Delays in providing statement to cops must be explained with cogent reasons - LawyersSHARIFAH SHAHIRAH
SHAH ALAM - Any unavoidable circumstances resulting to delays towards the completion of a particular investigation should be explained with cogent reasons.
Former Malaysian Bar president Salim Bashir said under Section 107A of the Criminal Procedure Code (CPC), investigating officers must provide a status report on the investigations of specific complaints within a predefined time frame.
He said the clause emphasised the value of prompt updates and transparency in court cases.
However, the section also acknowledged that unforeseen circumstances may arise, leading to delays in the completion of investigations, he added.
“If there are any unavoidable circumstances resulting delays towards the completion of a particular investigations, it should be explained by the investigating officer by proffering cogent reasons,” Salim said when contacted.
Salim added that the clause also recognised the practical realities that may affect the proceedings' timeframe while yet striving to preserve the integrity of the investigation process.
The recognition, he said served as a foundation for fostering a more comprehensive and adaptable approach to investigative proceedings, allowing for the intricate balance between the importance of promptness and the acknowledgment of legitimate hurdles that investigators might encounter.
"The provision also acknowledged that flexibility may be necessary in some cases while upholding the expectation of a comprehensive and timely investigative procedure. This is in line with the larger ideals of justice and due process within the legal system," he said.
Salim said this in response to the delay of Community Communications Department (J-Kom) assistant officer Abdul Wahab Abdul Kadir Jilani's appearance before the police to provide his statement over a video that emerged purportedly showing him and former J-Kom director-general Mohammad Agus Yusoff allegedly having an indecent conversation.
Yesterday, Inspector-General of Police Tan Sri Razarudin Husain said Wahab's statement will be recorded after the police made arrangements with the latter's lawyer.
It was reported that Wahab has fallen into severe depression following the incident, resulting in him having to arrange to meet the police on another day. This was disclosed by his lawyer Faizal Rahman.
Meanwhile, lawyer Datuk Geethan Ram Vincent said that under Section 111 of the CPC, when a witness is being summoned, the police will issue a notice for their presence and the witness is excused from attendance if they are officially declared medically unfit.
He said it was important to note that there is no specific time frame stipulated for this.
"In such cases, the witness must furnish medical proof in the form of a Medical Certificate (MC) or a comprehensive medical report.
"As long as the person is declared medically unfit, they need not attend. So, it all depends on whether he has an MC and how long is the MC for?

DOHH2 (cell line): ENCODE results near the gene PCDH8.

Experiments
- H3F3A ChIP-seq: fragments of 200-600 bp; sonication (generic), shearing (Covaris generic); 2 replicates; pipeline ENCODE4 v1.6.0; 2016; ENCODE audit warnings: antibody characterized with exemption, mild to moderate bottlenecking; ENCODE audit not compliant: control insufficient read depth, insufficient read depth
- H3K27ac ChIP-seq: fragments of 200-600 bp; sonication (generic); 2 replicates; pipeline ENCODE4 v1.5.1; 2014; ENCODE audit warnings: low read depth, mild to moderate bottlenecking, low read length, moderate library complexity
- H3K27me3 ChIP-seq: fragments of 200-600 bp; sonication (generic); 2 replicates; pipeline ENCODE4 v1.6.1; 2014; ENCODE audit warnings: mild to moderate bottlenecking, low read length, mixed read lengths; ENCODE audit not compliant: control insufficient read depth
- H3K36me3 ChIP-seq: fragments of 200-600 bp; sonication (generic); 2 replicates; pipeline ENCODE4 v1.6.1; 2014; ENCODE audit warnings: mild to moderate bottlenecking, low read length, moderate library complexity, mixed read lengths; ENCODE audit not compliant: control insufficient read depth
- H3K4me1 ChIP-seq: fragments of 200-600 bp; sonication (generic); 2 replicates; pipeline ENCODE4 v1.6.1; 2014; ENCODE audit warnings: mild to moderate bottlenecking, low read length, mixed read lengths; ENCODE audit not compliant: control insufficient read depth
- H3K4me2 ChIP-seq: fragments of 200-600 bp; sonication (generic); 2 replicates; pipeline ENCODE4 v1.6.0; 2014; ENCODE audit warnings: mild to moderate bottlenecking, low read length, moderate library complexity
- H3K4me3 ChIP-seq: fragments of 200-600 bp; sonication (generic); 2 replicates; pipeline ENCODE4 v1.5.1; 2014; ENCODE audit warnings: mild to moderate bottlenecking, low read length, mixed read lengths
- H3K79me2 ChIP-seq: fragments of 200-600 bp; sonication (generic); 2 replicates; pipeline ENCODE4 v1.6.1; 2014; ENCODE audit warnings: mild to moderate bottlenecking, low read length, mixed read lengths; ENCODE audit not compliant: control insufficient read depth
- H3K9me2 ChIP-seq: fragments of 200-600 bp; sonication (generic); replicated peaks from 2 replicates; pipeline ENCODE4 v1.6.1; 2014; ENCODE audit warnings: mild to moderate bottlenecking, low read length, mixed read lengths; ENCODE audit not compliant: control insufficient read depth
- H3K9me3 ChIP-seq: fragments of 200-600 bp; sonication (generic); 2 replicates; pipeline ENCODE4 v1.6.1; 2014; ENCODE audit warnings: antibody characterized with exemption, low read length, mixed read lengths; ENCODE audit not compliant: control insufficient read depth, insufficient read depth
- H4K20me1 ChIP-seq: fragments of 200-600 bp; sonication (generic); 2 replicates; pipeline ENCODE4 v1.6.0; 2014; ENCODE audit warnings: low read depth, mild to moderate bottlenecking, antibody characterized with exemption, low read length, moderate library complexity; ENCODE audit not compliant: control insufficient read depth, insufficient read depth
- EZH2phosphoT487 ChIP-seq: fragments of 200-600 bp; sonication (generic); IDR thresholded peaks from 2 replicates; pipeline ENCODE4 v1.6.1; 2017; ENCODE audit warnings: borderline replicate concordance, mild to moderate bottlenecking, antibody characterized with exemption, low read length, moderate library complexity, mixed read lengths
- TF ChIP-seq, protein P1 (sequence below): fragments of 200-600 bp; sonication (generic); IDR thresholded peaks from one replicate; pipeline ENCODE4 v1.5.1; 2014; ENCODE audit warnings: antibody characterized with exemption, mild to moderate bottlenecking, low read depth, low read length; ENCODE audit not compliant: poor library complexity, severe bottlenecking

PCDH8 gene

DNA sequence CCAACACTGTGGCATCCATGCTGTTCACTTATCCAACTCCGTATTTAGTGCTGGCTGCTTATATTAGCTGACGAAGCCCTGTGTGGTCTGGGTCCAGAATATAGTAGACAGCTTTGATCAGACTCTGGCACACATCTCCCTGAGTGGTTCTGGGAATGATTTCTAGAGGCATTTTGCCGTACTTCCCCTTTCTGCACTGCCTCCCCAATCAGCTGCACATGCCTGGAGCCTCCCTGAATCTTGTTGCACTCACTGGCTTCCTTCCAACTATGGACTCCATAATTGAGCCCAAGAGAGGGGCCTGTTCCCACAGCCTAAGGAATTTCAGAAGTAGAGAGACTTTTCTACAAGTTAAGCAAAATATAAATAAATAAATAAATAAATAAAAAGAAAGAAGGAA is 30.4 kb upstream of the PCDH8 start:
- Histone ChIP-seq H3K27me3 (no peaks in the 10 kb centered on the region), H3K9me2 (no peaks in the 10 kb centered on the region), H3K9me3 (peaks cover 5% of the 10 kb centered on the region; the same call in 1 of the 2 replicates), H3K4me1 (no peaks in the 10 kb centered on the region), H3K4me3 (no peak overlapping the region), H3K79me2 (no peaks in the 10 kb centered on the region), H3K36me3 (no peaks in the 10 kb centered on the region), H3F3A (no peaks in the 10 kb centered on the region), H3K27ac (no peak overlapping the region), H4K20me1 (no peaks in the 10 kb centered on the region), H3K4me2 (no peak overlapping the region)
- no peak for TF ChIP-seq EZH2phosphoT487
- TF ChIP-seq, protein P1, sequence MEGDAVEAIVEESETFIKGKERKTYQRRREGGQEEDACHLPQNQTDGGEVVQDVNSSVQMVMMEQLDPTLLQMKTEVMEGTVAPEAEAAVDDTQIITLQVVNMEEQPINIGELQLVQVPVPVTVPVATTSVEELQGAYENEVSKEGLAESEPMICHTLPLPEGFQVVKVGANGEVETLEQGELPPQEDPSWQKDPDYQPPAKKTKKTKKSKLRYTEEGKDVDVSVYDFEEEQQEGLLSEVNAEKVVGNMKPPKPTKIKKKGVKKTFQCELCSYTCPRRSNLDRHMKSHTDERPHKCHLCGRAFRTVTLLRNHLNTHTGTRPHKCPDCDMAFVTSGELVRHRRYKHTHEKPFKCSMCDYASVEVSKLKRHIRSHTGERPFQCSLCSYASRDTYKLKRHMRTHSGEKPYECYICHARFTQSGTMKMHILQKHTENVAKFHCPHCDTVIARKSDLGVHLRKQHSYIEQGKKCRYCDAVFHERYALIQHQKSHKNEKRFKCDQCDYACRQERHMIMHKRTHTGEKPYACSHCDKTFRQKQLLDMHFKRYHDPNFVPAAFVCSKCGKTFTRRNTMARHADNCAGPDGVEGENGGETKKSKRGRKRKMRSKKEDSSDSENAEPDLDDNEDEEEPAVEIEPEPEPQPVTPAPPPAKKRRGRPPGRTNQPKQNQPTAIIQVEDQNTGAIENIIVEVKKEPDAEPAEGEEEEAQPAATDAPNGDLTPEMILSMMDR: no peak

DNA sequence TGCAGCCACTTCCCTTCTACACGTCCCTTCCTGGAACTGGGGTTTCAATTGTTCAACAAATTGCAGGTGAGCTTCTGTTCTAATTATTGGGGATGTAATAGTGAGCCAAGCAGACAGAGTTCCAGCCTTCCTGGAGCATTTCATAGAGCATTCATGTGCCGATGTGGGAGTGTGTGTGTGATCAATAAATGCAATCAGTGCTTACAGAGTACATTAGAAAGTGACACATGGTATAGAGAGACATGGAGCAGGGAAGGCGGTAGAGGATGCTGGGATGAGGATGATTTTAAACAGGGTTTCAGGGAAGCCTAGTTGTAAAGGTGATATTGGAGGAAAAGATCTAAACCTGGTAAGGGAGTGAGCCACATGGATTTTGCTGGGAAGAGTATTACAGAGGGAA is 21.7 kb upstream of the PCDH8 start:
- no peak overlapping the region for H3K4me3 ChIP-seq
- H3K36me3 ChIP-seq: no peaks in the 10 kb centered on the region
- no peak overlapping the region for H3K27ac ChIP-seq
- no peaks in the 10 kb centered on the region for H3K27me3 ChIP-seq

"If they do not attend after the Section 111 notice, the police could obtain a warrant from the magistrate to compel the witness' attendance," he added.
Geethan also highlighted that the duration of the MC was a pivotal factor, determining the period for which the witness was exempted from attending.
This flexibility in time frames, he said allowed for a reasonable consideration of the witness' health condition and to ensure a fair and just process.
He said in a bid to accommodate the witness' situation, the police may extend their flexibility by agreeing to conduct the statement-taking process at alternative locations.
"Whether it's at the witness' home or even the hospital, the police are willing to ensure a conducive environment for the witness, fostering an atmosphere where the statement can be provided comfortably," he said.
Lawyer R. Sivaraj said lawyers held the prerogative to engage in negotiations with the police, particularly when their clients were not in optimal conditions to provide statements.
He added that citing mental health issues as an excuse was viewed critically.
He said the legal framework insisted on a case-by-case evaluation, ensuring that legitimate reasons were presented for any delays in the statement process.
"Lawyers can negotiate with the police, if their clients are not well, then they need to provide proof to the police. If witnesses have problems and need space, a delay can be made at the discretion of the police.
"However, I think the issue of mental problems should not be used as an excuse," he said.
He added that in situations where the witness, for valid reasons required an extension to providing a statement, the lawyer assumed the crucial role of convincing the police of the necessity for such an extension.
He said police also have the authority to locate witnesses in various places to obtain their statements.
This implied that the statement-taking process was not confined to a specific venue and law enforcement can proactively reach out to witnesses, ensuring a more dynamic and accessible interaction, he added.
On Friday, Bukit Aman Criminal Investigation Department (CID) director Datuk Seri Mohd Shuhaily Mohd Zain confirmed that the police recorded statements from three individuals linked to the case.
They were Agus, the person believed to be 'Mr H' and a hotel employee.
The investigation was being carried out under Section 500 of the Penal Code for defamation and Section 233 of the Communications and Multimedia Act 1998 for improper use of network facilities or network services.
In a press conference held after the video went viral Agus and Wahab denied the authenticity of the video, claiming that the audio had been doctored by someone they identified as 'Mr H'.